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BIKE TECH–Making a faster Caponord

September 28, 2012


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CONTINUED FROM: FUBAR My Caponord is dead

Well, the problem started with a flashing EFI warning light.  The diagnostic computer indicated it was a front cylinder coil.  So I started taking the bike apart.


And I found a three bedroom mouse condo…..


So, I evicted the mice and continued removing parts until I got to the front coils. The fuel tank must be removed as does the air box cover and the air box base. 

IMG_1229 IMG_1231

Of course nothing is as easy as it sounds.  Updated Aprilia Caponords have metal fuel quick disconnects.  Apparently the fuel stop mechanism fell apart over time and immediately began draining fuel all over the bike, me and the ground.  I managed to get a fuel container but it took almost an hour to get the tank empty.  Luckily my brother had an extra set of brand new fuel QD’s so the replacement went quickly.  No further fuel issues.  One thing -  remember to lubricate the O rings as they can rip apart when making the connection again (don’t ask me how I learned that……)


I replaced the stock air filter with a DNA Performance Filter.  DNA claims they are superior to K&N and I’ve had some crappy results with K&N filters in the past.  I got mine here. No matter, the stock filter is restrictive and the air box “snorkel” is seriously restrictive.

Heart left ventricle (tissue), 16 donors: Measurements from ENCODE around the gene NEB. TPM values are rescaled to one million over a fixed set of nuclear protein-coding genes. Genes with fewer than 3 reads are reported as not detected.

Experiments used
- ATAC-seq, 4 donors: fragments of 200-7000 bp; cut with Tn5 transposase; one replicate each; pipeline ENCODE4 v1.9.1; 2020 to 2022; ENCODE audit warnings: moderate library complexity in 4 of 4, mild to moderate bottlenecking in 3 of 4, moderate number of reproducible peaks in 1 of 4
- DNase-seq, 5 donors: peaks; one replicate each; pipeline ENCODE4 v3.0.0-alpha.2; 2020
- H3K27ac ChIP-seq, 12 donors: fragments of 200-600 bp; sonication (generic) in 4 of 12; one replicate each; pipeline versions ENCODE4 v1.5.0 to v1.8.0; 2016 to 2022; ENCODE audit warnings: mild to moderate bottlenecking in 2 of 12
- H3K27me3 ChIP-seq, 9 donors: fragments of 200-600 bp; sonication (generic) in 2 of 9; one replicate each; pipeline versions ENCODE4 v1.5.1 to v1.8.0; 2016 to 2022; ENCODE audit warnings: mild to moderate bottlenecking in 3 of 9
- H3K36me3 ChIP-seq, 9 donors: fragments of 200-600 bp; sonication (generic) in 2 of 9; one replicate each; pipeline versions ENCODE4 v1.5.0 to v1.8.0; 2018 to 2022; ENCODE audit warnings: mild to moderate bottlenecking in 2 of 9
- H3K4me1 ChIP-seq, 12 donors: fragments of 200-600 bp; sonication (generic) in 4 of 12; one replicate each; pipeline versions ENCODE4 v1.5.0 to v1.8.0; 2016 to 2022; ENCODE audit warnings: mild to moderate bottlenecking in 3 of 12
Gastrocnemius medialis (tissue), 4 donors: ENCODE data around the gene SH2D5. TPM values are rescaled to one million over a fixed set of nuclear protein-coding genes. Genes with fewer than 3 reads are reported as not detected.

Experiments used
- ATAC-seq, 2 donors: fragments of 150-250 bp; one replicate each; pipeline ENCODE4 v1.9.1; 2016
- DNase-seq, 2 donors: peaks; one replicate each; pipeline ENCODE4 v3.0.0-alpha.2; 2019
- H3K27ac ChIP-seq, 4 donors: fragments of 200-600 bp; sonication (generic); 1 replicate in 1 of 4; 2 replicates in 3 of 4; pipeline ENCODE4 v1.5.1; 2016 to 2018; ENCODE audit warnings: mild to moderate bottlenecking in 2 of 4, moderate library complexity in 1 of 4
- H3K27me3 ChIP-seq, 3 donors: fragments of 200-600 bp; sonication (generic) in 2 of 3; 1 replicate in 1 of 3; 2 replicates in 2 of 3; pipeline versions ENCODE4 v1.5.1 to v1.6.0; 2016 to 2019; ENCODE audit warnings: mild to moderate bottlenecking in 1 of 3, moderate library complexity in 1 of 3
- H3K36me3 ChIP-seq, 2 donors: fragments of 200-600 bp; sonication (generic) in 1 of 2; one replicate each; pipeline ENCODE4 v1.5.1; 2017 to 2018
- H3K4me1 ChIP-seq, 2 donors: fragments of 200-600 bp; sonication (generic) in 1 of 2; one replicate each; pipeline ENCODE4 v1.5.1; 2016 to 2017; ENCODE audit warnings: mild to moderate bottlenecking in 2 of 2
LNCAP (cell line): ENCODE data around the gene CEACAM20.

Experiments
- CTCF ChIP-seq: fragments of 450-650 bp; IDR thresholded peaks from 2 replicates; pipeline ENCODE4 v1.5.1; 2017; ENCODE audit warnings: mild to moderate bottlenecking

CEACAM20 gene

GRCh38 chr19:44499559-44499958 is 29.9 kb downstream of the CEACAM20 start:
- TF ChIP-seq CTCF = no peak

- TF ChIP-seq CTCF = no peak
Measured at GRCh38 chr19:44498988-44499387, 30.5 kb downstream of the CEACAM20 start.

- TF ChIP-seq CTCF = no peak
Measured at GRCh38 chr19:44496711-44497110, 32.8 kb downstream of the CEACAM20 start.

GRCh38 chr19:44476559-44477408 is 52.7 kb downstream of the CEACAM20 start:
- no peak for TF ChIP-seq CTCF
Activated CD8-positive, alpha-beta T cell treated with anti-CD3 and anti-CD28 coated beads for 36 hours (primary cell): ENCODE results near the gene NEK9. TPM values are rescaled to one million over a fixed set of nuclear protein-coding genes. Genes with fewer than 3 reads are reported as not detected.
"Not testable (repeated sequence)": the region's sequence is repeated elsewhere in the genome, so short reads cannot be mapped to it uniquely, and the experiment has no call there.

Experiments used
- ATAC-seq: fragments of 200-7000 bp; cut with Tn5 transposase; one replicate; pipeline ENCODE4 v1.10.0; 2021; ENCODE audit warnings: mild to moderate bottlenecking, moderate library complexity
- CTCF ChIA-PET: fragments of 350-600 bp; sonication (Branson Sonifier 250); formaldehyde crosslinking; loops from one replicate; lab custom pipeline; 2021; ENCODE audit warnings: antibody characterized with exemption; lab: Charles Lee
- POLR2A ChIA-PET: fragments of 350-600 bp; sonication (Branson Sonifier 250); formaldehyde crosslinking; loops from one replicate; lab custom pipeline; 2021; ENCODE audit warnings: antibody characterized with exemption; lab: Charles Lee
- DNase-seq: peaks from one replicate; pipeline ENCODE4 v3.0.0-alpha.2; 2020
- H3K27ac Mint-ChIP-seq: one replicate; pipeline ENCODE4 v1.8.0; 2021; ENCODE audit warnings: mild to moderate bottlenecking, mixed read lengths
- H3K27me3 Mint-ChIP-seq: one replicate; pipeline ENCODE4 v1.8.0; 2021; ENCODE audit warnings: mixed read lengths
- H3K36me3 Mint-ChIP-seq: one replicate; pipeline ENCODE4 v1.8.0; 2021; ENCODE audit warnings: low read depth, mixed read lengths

This is the infamous “snorkel”.  Installed, the capo gets a very restricted shot of air from under the frame.  Removing it is a simple matter of just pulling it off. 


With the air box removed, and the intake stacks covered I went after the front two ignition coils.


The front ignition coils are located at the front of the engine and are a bit fiddly to remove.   The picture below shows a critical detail – the coil sender wires are secured with a small zip tie.  These are important to re-install as they keep the connection from vibrating loose.

NOTE – factory replacement ignition coils are horribly expensive (Aprilia coils run $200.00 each!) Some folks on the Aprilia forum have used automotive coils and modified them to fit but the results are pretty ugly and there is a bunch of dremel and connector hacks involved.  A better solution was found on e-bay for significantly less.  They are OEM spec and exact replacements. I got mine  here


Replacement coils in place – the rubber mounting boots are re-used. Don’t forget to reconnect the air box drain/vent tube (marked here with blue tape).


Don’t forget to zip tie the connectors.


Re-installing the new coils. 


The spark plug wires were shot so I ordered a custom set of Magnecor 8.5 mm wires.  They are fantastic.


Fantastic quality and guaranteed for life. I got mine here.  I replaced the spark plugs at the same time.  I chose iridium tipped spark plugs for long life and efficient spark.  AF1 Racing sells a complete set (NGK DCPR9EIX Iridium Spark Plugs 4pk. (PU21030065x4). It’s important to remember that you DO NOT GAP these plugs as the tips can be easily damaged. The previous owner (QuicksilverCapo) was an absolute perfectionist.  Of course, when I pulled the plugs – an identical pair of iridium plugs was already installed……..  Well, new plugs are new plugs.